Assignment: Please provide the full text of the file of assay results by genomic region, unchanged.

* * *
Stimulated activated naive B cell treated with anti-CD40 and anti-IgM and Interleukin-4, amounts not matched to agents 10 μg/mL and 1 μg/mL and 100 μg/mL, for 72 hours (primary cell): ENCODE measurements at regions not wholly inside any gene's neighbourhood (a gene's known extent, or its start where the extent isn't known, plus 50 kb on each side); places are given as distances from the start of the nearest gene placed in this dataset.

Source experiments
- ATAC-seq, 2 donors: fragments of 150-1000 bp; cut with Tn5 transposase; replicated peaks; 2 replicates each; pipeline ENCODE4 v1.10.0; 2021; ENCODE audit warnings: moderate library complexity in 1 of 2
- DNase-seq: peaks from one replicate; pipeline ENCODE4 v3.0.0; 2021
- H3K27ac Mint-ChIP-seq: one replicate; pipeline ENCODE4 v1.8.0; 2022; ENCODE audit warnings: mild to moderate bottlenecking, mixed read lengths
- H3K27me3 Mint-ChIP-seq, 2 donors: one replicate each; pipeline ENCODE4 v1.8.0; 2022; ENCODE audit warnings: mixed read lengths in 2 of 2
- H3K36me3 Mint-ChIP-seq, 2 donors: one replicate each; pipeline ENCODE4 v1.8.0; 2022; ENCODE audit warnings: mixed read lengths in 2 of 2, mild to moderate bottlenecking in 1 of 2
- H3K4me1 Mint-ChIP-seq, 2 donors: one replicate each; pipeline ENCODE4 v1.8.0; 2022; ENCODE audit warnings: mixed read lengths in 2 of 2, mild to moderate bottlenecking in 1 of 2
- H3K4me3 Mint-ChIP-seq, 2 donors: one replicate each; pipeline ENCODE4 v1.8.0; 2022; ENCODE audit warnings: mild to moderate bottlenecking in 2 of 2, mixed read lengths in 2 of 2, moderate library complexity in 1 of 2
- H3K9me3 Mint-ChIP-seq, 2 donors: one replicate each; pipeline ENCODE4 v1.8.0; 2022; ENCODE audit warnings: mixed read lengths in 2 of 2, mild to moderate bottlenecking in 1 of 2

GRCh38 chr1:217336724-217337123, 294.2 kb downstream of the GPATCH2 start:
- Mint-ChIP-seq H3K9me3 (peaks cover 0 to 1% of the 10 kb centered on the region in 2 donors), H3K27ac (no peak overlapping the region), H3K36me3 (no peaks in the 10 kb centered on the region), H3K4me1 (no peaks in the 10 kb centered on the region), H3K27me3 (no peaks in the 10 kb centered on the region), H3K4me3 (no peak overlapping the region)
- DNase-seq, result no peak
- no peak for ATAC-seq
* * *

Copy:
Stimulated activated naive B cell treated with anti-CD40 and anti-IgM and Interleukin-4, amounts not matched to agents 10 μg/mL and 1 μg/mL and 100 μg/mL, for 72 hours (primary cell): ENCODE measurements at regions not wholly inside any gene's neighbourhood (a gene's known extent, or its start where the extent isn't known, plus 50 kb on each side); places are given as distances from the start of the nearest gene placed in this dataset.

Source experiments
- ATAC-seq, 2 donors: fragments of 150-1000 bp; cut with Tn5 transposase; replicated peaks; 2 replicates each; pipeline ENCODE4 v1.10.0; 2021; ENCODE audit warnings: moderate library complexity in 1 of 2
- DNase-seq: peaks from one replicate; pipeline ENCODE4 v3.0.0; 2021
- H3K27ac Mint-ChIP-seq: one replicate; pipeline ENCODE4 v1.8.0; 2022; ENCODE audit warnings: mild to moderate bottlenecking, mixed read lengths
- H3K27me3 Mint-ChIP-seq, 2 donors: one replicate each; pipeline ENCODE4 v1.8.0; 2022; ENCODE audit warnings: mixed read lengths in 2 of 2
- H3K36me3 Mint-ChIP-seq, 2 donors: one replicate each; pipeline ENCODE4 v1.8.0; 2022; ENCODE audit warnings: mixed read lengths in 2 of 2, mild to moderate bottlenecking in 1 of 2
- H3K4me1 Mint-ChIP-seq, 2 donors: one replicate each; pipeline ENCODE4 v1.8.0; 2022; ENCODE audit warnings: mixed read lengths in 2 of 2, mild to moderate bottlenecking in 1 of 2
- H3K4me3 Mint-ChIP-seq, 2 donors: one replicate each; pipeline ENCODE4 v1.8.0; 2022; ENCODE audit warnings: mild to moderate bottlenecking in 2 of 2, mixed read lengths in 2 of 2, moderate library complexity in 1 of 2
- H3K9me3 Mint-ChIP-seq, 2 donors: one replicate each; pipeline ENCODE4 v1.8.0; 2022; ENCODE audit warnings: mixed read lengths in 2 of 2, mild to moderate bottlenecking in 1 of 2

GRCh38 chr1:217336724-217337123, 294.2 kb downstream of the GPATCH2 start:
- Mint-ChIP-seq H3K9me3 (peaks cover 0 to 1% of the 10 kb centered on the region in 2 donors), H3K27ac (no peak overlapping the region), H3K36me3 (no peaks in the 10 kb centered on the region), H3K4me1 (no peaks in the 10 kb centered on the region), H3K27me3 (no peaks in the 10 kb centered on the region), H3K4me3 (no peak overlapping the region)
- DNase-seq, result no peak
- no peak for ATAC-seq